Exchange consultant Emilie Lorditch recently told us about her experience as a Sloan Science Advisor and what it was like to “find her perfect fit.” Here is what she had to say:
When you find the intersection of what you are good at and what you love, it truly is a gift and for me serving as a Sloan Science Advisor has been one of the most fun, challenging, and exhilarating things I have ever done!
What is a Sloan Science Advisor?
The Alfred P. Sloan Foundation film school program helps aspiring and professional screenwriters and filmmakers use science and technology themes and characters in their work. The goal of the program is to influence the next generation of filmmakers to create more realistic and dramatic stories about science and technology and to challenge existing stereotypes about scientists and engineers. This innovative program awards prizes at six leading film schools, including American Film Institute (AFI); Carnegie Mellon University School of Drama; Columbia University Film Department; NYU Tisch School of the Arts; UCLA School of Theater, Film, and Television; and USC School of Cinematic Arts. One of the requirements of AFI’s program is that the student must work with a science advisor. Because of my experience being an AFI Catalyst Fellow (where scientists learn about the craft and business of screenwriting), I became part of the list of possible Sloan science advisors. Moran Cerf, a neuroscientist, business expert, and a Sloan Scholar at AFI’s Conservatory, plays matchmaker to find the right advisor for the right student.
“In a time where much of scientific discovery is inspired by culture, and specifically film and books, it is important to have a symbiosis between the two,” said Cerf. “Many times my science students finish an expample by ‘like they had it in Star Trek,’ so it is important to have a close interaction that benefits and allows for a conversation and inspires both ends – films inspired by science and science inspired by film.”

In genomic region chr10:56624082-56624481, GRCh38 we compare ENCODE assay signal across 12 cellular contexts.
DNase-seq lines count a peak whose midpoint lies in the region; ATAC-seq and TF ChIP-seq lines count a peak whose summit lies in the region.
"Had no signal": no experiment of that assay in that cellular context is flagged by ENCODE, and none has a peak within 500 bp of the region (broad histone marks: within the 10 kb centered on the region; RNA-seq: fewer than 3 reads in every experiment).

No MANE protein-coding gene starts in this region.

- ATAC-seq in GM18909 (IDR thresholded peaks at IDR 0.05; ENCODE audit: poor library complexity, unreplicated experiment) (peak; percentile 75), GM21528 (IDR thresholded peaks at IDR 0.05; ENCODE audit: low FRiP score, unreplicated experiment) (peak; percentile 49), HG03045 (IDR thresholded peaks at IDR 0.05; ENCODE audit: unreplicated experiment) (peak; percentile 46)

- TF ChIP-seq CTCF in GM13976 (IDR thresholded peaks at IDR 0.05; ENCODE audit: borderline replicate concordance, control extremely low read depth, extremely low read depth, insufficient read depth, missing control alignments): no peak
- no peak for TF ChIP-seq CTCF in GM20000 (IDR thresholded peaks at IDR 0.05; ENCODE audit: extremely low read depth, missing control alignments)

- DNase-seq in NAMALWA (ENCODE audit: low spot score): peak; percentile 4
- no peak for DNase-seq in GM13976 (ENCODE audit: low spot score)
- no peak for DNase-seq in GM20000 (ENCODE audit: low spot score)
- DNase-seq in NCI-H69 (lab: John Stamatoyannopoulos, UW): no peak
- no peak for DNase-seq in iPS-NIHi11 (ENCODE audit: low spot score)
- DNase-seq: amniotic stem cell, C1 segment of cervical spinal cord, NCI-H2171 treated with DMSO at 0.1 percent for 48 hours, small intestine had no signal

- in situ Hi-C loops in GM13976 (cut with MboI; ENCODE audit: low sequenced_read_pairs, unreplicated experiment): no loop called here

The first time I served as a Sloan Science Advisor I was paired with Cindy Matta. She had an action/adventure screenplay about a scientist who goes into hiding in avalanche country. Her story was a good fit for my weather and natural hazard background. The relationship between advisor and advisee is full of possibility and anxiety. “I was intrigued and intimidated by working with a science advisor,” said Matta.
I was nervous too, but I was excited about the possibilities and the opportunity to learn something new. In the beginning, I did not know anything about giving a screenwriter notes and I am embarrassed to say that my “notes” were more like an editor’s edits but Matta was incredibly kind and patient with my steep learning curve. Brainstorming ways to solve her character’s problems was so much fun! I came at her story with a different toolset and looked for ideas that she had not thought of that were scientifically accurate AND helped improve the story.
I remember reading a scene where the main character was hiding in a remote cabin and he was looking at the vial containing the virus that he had stolen and inspiration struck. I had recently read an article about a scientist who figured out a way to turn his mobile phone into a microscope. I immediately sent the article to Matta and she incorporated the idea in her script. This was one small part of my role as a science advisor but I am so proud of that part. It made the script stand out because it was true science that was fun and MacGyver-like. Matta’s script unfortunately did not win the grant that year but the experience encouraged me to take some screenwriting and script analysis courses through the UCLA Extension.
This year, when I had the opportunity to work with another screenwriter, of course I jumped at the chance. Brennan Peters’ screenplay had a supporting character who was a female environmental scientist who represented a minority. “I realized that if I wanted to change the world that I was going to have to tell human truth stories through film and TV,” said Peters.
Peters’ script gave me the opportunity to use my environmental science knowledge and to learn more about the commercial fishing industry and the technology involved. This time around, Peters had a science degree and I had much more experience with screenwriting and script reading. I pushed Peters to make the most of the opportunity that she created for herself in this female scientist character. This was a chance for young girls to see a woman scientist on the screen as a hero. Peters took the feedback and revised her script in record time to meet the deadline. Her hard work paid off and as a result, she won a grant this year.
Today, both Matta and Peters are writing and currently working on projects. I am honored to have been a small part along their career journey. As for me, I am still learning and would like to take a class about film development. I discovered that I really love working with screenwriters and helping them shape their projects and hope that I will continue to have opportunities to do this in the future.